There are many types of foundations–community, private, operating, and corporate, to name the big ones. The differences are based on a number of factors: Internal Revenue Service regulations, where the foundation money came from, and what the foundation money will be used for.
Comprehending the differences can be confusing, but one type of foundation that is relatively easy to understand is the corporate foundation.
Find Corporate Grants
First of all, what is a foundation?
It is an organization established to provide funding or support to particular activities. Corporate foundations are created by existing for-profit companies and usually act as independent organizations. The corporations may establish these foundations through ongoing contributions or sizable endowments.
Generally, a corporate foundation will support those activities that complement the goals of the profit-making company with which it is associated. That makes math and science education great fields for those seeking grants in the corporate world.
The number of corporations dependent on a math- and science-literate public is very high. After all, those companies will need well-prepared employees and well-informed consumers.
Not to mention that the people who serve in these corporate environments have succeeded as a result of their own backgrounds in mathematics and science!
Companies That Give
Almost any big company you can name has some kind of granting or funding program. Most technology companies have their own foundations or education grant programs-think computer hardware (Apple, IBM, Hewlett-Packard), components (Intel), software (Microsoft, Adobe), network computing (Sun, Cisco Systems), wiring and telecommunications (MCI Worldcom, Bell Atlantic).
And that’s just part of the technology world! Many companies, especially those that create and sell hardware, have equipment-granting programs. So don’t just think about dollars and cents–donated hardware and software may take you a long way in implementing your improvement efforts.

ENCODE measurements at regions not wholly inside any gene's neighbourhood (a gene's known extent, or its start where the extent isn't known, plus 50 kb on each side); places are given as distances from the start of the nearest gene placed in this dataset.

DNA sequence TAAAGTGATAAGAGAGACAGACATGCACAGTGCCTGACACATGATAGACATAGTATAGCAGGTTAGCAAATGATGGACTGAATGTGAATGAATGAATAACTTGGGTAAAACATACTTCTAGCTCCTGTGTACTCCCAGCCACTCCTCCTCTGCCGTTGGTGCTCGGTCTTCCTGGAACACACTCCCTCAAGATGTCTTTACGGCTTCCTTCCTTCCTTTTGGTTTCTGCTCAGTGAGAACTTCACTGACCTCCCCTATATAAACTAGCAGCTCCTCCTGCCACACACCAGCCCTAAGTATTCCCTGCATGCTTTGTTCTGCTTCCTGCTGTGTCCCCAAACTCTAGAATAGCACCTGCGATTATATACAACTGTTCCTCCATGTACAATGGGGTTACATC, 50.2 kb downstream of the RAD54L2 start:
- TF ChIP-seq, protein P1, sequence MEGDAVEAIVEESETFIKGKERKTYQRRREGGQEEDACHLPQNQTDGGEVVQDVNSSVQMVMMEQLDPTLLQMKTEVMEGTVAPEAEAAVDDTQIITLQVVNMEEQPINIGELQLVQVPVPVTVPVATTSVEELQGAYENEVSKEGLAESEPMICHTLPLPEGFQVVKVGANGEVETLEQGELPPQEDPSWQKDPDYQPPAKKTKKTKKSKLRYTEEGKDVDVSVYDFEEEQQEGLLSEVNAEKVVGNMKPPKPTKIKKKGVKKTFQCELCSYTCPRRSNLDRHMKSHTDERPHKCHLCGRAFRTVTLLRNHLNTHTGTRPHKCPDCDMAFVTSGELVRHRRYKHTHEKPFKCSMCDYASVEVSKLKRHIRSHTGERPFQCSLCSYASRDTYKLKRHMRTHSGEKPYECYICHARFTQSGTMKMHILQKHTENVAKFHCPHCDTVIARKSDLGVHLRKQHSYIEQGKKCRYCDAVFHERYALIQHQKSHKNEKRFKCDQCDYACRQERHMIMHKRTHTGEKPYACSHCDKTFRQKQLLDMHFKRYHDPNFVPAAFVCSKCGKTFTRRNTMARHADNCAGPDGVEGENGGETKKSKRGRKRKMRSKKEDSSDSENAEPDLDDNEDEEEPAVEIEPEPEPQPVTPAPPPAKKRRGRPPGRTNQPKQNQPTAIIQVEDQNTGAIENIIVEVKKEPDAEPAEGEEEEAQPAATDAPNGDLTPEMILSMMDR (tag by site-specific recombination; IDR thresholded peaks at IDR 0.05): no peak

Both science and mathematics education benefit from science-oriented companies, from pharmaceuticals and medical research (Genentech, Pfizer) to energy and natural resources (Exxon, BP) to chemicals (Dow, Monsanto).
The list of companies that fund programs for education is almost limitless–car manufacturers, department stores, banks, insurance companies, publishers. You will have to do some searching to see exactly what programs these companies are willing to support, but chances are you will find a match for the math, science, technology, or professional development project you want to get started.
If you know of a company you would like to explore on your own, visit the corporate Web page and look for their giving programs. Usually that information is under corporate information, in a community or outreach area, or in an education portion of the site. But you don’t have to know what company to go to–there are sources that can help you in your search for an appropriate program.
Locating Corporate Grants
Public libraries have volumes of information to help, along with reference assistance. If you have access to the World Wide Web, you can do a lot of your research online. The first and best place to start your search online is the Foundation Center. Established in 1956, the Foundation Center is an independent nonprofit clearinghouse for information about foundations, corporate giving, and related subjects.